Spirituality seems to be a fundamental principle in relationships.
I describe my spirituality as being open and growing; and yet, I acknowledge that I have unseen biases or blind spots that can cause me to be close-minded. I describe the two “spiritual universities” in my life as recovery from drug addiction and dealing with my children’s progressive disability.
I am a long-standing student of A Course in Miracles and an active participant in 12-Step Recovery (Alcoholics Anonymous and Narcotics Anonymous). In my writings and in my life I am very clear about the spiritual principles, or “simple truths,” which are important to me. Sometimes this bold clarity coupled with my passion for life can be perceived as zealotry or dogmatism, which I am strongly opposed to.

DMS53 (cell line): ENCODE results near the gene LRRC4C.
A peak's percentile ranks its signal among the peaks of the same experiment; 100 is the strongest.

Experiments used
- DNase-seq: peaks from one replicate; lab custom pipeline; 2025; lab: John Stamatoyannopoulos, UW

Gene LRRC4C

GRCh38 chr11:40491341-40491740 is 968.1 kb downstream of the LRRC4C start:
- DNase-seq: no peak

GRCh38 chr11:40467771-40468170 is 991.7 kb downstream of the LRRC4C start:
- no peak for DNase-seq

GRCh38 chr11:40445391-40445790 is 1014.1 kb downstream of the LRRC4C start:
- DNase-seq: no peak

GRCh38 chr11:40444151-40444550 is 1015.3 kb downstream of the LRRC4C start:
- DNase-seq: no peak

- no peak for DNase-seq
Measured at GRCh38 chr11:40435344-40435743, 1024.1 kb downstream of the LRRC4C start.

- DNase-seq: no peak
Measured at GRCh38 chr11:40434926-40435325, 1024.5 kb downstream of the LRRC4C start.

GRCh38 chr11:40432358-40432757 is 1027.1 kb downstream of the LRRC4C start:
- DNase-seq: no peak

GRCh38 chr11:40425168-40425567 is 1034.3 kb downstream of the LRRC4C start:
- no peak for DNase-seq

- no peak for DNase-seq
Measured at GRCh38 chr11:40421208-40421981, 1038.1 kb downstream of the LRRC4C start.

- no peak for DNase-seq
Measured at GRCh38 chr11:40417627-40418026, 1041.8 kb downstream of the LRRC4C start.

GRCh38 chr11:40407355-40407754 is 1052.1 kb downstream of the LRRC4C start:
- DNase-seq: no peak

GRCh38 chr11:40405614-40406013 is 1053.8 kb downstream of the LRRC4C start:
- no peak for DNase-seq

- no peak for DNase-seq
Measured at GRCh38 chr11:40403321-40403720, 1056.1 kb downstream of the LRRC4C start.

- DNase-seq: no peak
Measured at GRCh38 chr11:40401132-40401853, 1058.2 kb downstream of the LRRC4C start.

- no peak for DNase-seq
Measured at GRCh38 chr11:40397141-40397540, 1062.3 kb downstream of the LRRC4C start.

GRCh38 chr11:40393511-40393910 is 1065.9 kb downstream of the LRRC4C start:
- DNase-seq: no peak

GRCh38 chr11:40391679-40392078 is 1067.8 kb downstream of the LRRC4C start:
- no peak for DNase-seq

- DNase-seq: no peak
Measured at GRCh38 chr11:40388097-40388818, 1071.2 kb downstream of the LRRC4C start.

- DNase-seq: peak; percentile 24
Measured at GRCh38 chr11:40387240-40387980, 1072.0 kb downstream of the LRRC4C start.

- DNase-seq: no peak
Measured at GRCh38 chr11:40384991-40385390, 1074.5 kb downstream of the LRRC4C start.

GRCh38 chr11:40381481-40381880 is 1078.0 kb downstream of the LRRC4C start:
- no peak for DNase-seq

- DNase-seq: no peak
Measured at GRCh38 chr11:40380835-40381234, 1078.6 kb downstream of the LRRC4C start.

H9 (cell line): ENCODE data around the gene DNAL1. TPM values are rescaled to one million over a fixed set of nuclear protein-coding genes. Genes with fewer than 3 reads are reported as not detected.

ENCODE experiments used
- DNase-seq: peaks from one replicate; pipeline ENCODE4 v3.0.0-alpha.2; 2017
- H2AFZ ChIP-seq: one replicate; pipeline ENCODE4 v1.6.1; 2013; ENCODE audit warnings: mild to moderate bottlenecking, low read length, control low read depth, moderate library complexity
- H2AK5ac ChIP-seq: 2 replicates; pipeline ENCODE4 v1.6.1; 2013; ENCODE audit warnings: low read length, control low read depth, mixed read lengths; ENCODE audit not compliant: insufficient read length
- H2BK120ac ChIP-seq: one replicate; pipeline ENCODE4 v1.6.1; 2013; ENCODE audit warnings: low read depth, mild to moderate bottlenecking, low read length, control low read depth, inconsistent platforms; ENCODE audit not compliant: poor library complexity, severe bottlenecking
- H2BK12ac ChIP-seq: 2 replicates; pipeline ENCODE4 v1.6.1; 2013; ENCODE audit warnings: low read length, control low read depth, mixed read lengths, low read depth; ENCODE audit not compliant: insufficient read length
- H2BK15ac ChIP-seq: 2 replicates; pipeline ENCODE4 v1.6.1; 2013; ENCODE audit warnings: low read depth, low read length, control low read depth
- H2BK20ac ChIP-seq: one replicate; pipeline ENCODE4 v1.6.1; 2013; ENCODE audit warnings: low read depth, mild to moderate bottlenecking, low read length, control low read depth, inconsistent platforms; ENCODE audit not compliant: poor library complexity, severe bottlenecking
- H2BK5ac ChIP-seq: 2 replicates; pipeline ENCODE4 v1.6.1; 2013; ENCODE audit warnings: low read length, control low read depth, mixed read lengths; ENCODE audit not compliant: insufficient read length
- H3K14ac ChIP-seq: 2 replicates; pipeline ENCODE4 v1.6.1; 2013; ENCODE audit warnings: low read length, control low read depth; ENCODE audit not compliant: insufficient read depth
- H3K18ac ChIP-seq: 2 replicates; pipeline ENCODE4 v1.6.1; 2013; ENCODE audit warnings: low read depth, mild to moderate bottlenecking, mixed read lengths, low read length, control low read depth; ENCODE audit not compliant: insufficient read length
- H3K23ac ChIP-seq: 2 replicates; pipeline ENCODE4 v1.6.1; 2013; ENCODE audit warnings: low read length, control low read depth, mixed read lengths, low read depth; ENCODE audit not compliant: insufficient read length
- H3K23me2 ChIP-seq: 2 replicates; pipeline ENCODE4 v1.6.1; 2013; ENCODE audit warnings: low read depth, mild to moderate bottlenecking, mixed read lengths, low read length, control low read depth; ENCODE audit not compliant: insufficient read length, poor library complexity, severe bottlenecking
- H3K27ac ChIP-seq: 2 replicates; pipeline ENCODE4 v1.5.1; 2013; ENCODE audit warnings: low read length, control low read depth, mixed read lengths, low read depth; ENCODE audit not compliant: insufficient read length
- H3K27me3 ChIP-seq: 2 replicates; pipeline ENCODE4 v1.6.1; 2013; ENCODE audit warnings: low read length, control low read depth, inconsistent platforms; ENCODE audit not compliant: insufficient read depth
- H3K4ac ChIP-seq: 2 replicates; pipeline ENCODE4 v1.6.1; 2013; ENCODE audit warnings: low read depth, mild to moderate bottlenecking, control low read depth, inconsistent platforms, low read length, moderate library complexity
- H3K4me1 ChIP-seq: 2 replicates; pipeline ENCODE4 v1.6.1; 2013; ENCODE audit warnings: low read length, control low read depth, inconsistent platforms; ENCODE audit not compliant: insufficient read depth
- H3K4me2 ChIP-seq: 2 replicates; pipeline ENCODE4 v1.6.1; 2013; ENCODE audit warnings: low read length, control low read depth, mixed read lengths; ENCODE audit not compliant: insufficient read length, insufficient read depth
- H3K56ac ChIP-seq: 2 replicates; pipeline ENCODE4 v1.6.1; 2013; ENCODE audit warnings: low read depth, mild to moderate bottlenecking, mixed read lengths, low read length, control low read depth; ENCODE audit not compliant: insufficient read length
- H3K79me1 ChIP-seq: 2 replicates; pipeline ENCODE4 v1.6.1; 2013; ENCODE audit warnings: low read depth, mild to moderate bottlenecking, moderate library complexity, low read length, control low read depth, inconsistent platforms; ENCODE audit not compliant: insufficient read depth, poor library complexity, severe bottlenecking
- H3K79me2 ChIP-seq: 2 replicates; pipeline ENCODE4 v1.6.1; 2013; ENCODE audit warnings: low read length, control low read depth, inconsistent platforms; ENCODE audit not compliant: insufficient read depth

Do not accept my simple truths as yours. You have the truth within you; be true to yourself.
Don’t Get Trapped by Dogma
“Don’t be trapped by dogma — which is living with the results of other people’s thinking.”
– Steve Jobs
Please do not blindly accept what I say to be true. Try it out and validate it with your own life experience.
Most of the transformational practices I suggest stand on their own, without the need to understand or embrace spiritual principles. As I see it, spirituality sheds light on why or how this stuff works and is useful to help us understand the fundamental principles in strategic alliances.
Finally, this is only a start. I feel I have made the logical argument for the practical application of spiritual principles in strategic alliance. From there, I have suggested some principles (ideas) and practices (behaviors). I know I don’t have a monopoly on the truth.
What are your ideas?
What has been your experience?